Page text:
Fort, T.J., Brezina, V., and Miller, M.W. (2007) Regulation of the crab heartbeat by FMRFamide-like peptides: Multiple interacting effects on center and periphery. J. Neurophysiology 98: 2887-2902.

Fort, T.J., García Crescioni, K., Agricola, H.-.J., Brezina, V. and Miller, M.W. (2007) Regulation of the crab heartbeat by crustacean cardioactive peptide (CCAP): Central and peripheral actions. J. Neurophysiology. 97: 3407-3420.

Stern, E., Fort, T., Miller, M., Peskin, C., and Brezina, V. (2007) Decoding modulation of the neuromuscular transform. Neurocomputing 70: 1753-1758.

Fort, T.J., Brezina V., Miller M.W. (2004) Modulation of an integrated central pattern generator – effector system: Dopaminergic regulation of cardiac activity in the blue crab Callinectes sapidus.  J Neurophysiology 92: 3455-3470.

Cotransmitters and the Regulation of Motor Activity
Once considered a curiosity, the notion that individual neurons can contain more than one classical neurotransmitter has gained increasing credibility in recent years.  The large identified neurons that comprise certain invertebrate model systems make it possible to directly examine the function of colocalized classical neurotransmitters in well-characterized neural circuits.  Our studies examine five specific interneurons in the feeding circuit of the marine mollusc Aplysia californica that colocalize GABA and dopamine (DA).  These GABA-DA neurons are key determinants in the selection of specific behaviors from the multifunctional feeding CPG.  We are testing the hypothesis that GABA-DA cotransmission enables these interneurons to specify both qualitative and quantitative aspects of motor program selection.

Martínez-Rubio, C., Serrano, G.E., and Miller, M.W. (2009) Localization of biogenic amines in the foregut of Aplysia: Catecholaminergic and serotonergic innervation. J Comparative Neurology 514: 329–342.

Miller, M.W. (2009) Colocalization and cotransmission of classical neurotransmitters: an invertebrate perspective. In: Co-existence and Co-release of Classical Neurotransmitters (R. Gutiérrez, Ed.) Springer. New York. 243-262.

Díaz-Ríos, M., and Miller M.W. (2006) Target-specific regulation of synaptic efficacy in the feeding central pattern generator of Aplysia: Potential substrates for behavioral plasticity? Biol Bulletin 210: 215-229.

Díaz-Ríos M., and Miller M.W. (2005) Rapid dopaminergic signaling by interneurons that contain markers for catecholamines and GABA in the feeding circuitry of Aplysia.  J Neurophysiology 93: 2142-2156.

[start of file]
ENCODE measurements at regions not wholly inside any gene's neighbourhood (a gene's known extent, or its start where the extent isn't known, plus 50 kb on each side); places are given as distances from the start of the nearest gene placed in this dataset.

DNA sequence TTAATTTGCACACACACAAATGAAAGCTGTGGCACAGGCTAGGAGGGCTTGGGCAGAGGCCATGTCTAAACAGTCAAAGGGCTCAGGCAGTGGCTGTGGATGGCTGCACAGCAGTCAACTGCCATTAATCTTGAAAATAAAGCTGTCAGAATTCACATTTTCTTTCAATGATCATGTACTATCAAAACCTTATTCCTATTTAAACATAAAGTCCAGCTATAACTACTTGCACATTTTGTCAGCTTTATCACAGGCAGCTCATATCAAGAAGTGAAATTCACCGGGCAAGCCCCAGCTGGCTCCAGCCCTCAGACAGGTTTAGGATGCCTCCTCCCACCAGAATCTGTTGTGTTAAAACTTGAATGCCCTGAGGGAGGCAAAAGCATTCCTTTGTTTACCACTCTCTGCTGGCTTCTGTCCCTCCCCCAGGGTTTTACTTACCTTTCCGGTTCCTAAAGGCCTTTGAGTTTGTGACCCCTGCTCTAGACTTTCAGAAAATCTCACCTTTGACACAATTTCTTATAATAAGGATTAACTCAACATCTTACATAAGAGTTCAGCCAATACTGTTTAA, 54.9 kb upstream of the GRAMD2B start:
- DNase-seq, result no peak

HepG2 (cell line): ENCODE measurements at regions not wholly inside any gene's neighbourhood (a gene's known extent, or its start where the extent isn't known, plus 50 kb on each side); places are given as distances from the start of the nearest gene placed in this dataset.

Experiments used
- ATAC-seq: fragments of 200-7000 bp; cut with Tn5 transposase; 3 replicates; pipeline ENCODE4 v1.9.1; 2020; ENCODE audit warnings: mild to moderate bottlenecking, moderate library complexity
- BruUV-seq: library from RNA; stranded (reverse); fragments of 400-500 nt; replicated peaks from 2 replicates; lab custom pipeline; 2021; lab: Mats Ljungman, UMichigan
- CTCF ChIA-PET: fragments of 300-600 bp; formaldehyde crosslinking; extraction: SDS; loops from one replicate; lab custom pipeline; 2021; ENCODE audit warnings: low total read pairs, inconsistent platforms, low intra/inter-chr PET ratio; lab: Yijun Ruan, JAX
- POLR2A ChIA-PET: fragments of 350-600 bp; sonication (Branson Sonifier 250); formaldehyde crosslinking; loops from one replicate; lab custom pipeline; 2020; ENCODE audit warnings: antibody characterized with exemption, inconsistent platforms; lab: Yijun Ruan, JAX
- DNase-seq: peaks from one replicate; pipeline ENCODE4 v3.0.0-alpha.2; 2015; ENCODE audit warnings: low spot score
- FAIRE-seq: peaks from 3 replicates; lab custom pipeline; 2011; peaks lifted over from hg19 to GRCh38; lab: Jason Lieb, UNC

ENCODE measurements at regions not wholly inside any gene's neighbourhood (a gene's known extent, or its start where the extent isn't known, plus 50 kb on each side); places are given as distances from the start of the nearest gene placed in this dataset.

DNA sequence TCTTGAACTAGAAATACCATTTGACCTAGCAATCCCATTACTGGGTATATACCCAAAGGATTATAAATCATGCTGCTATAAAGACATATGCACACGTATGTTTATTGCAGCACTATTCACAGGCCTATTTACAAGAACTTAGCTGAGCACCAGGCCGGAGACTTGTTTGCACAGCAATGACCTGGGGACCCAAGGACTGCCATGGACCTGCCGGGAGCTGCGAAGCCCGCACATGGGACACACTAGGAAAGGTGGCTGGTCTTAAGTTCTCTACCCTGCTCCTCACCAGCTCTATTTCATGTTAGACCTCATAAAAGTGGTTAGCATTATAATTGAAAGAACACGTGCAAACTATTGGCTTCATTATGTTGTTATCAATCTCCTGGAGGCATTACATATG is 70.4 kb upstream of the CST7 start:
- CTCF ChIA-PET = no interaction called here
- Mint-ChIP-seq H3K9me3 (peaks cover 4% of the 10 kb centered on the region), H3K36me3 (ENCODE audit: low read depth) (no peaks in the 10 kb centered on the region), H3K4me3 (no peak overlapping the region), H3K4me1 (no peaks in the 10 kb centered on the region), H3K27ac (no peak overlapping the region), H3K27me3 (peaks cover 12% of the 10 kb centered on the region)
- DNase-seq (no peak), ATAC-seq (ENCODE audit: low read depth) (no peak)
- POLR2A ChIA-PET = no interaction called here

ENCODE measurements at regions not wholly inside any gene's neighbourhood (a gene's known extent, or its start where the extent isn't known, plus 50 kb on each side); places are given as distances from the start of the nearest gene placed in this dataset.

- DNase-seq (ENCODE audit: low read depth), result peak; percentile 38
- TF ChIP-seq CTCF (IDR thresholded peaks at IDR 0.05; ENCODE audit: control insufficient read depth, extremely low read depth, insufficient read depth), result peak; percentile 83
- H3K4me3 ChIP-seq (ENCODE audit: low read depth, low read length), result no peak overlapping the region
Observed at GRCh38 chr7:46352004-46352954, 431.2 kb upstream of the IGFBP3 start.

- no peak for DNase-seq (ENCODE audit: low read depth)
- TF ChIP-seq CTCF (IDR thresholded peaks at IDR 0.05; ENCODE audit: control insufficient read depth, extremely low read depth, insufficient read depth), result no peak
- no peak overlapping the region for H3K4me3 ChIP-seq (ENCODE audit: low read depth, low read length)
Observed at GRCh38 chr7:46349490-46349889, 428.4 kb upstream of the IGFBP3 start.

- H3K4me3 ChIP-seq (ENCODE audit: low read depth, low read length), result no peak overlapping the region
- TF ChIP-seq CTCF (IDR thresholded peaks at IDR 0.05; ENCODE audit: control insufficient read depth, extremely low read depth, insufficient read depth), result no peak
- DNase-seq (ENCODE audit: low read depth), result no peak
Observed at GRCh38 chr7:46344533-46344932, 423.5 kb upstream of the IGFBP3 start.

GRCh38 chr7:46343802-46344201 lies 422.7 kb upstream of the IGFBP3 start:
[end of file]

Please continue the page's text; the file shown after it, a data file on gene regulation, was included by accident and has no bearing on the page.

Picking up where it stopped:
Wu J.S., Jing J., Díaz-Ríos M., Miller M.W., Kupfermann I., Weiss K.R. (2003) Identification of a GABA-containing cerebral-buccal interneuron-11 in Aplysia californica. Neurosci Letters 341:5-8

Díaz-Ríos, M., Oyola, E., and Miller, M.W.  (2002) Colocalization of GABA-like immunoreactivity and catecholamines in the feeding network of Aplysia californica.  J Comparative Neurology,  445:29-46.

Conditional Rhythmicity and Synchrony of Motor Activity
In many biological systems, the propensity of pulse-coupled oscillators to become synchronized reflects two factors, their relative frequencies and the amplitude of their mutual coupling.  We are studying how neuromodulator substances (e.g. dopamine, octopamine, and serotonin) can regulate the burst activity of a bilateral pair of motor neurons (B67) in the feeding system of Aplysia.  Under control conditions the two B67 motor neurons exhibit spontaneous burst activity that is infrequent (< 0.1 per sec), irregular, and asynchronous.  Although both dopamine and octopamine cause rapid rhythmic bursting in the B67 pair, only dopamine causes them to burst synchronously. These studies indicate that one adaptive benefit conferred upon motor systems by the convergent and divergent actions of neuromodulators could be to regulate the extent to which the rhythmicity and synchrony of specific actions are coupled.

Common and distinct modulatory actions of octopamine and dopamine on B67 bursting.
(A) Sequential application of octopamine and dopamine illustrate their common and distinct actions on B67 burst activity.  While octopamine and dopamine both produce increases in the duration, frequency, and rhythmicity of B67 bursting, only dopamine also imposes synchronous bilateral B67 bursting.  Right panels: Circular plots illustrate phase relations between the two B67 neurons under control conditions (top), in octpamine (middle), and in dopamine (bottom).  (B) Schematic interpretation of proposed modulator actions on B67.  It is hypothesized that synchrony of bursting between the two B67’s requires that their rhythmicity and mutual coupling both exceed a critical level (horizontal dashed line).  Although dopamine and octopamine both exert comparable increases in the rhythmicity of B67 bursting (vertical arrows), only DA enhances their coupling sufficiently to achieve burst synchrony.
Martinez-Rubio, C., Serrano, G.E., and Miller, M.W. (2010) Octopamine in the feeding nework of Aplysia: Modulatory actions promote rhythmic, but not synchronous bilateral motor neuron bursting. J. Experimental Biology 213: 1182-1194. PMID: 20228355.

Wentzell, M.M., Martínez-Rubio, C., Miller, M.W., and Murphy, A.D. (2009) Comparative neurobiology of feeding in the opisthobranch sea slug, Aplysia, and in the pulmonate snail, Helisoma: Evolutionary considerations. Brain, Behavior, & Evolution 74: 219-230.

Serrano, G.E., Martínez-Rubio, C., and Miller, M.W. (2007) Endogenous motor neuron properties contribute to a program-specific phase of activity in the polymorphic feeding central pattern generator of Aplysia. J. Neurophysiology. 98: 29-42.

Serrano, G.E., and Miller, M.W. (2006) Conditional rhythmicity and synchrony in a bilateral pair of bursting motor neurons in Aplysia.  J. Neurophysiology 96:2057-2071.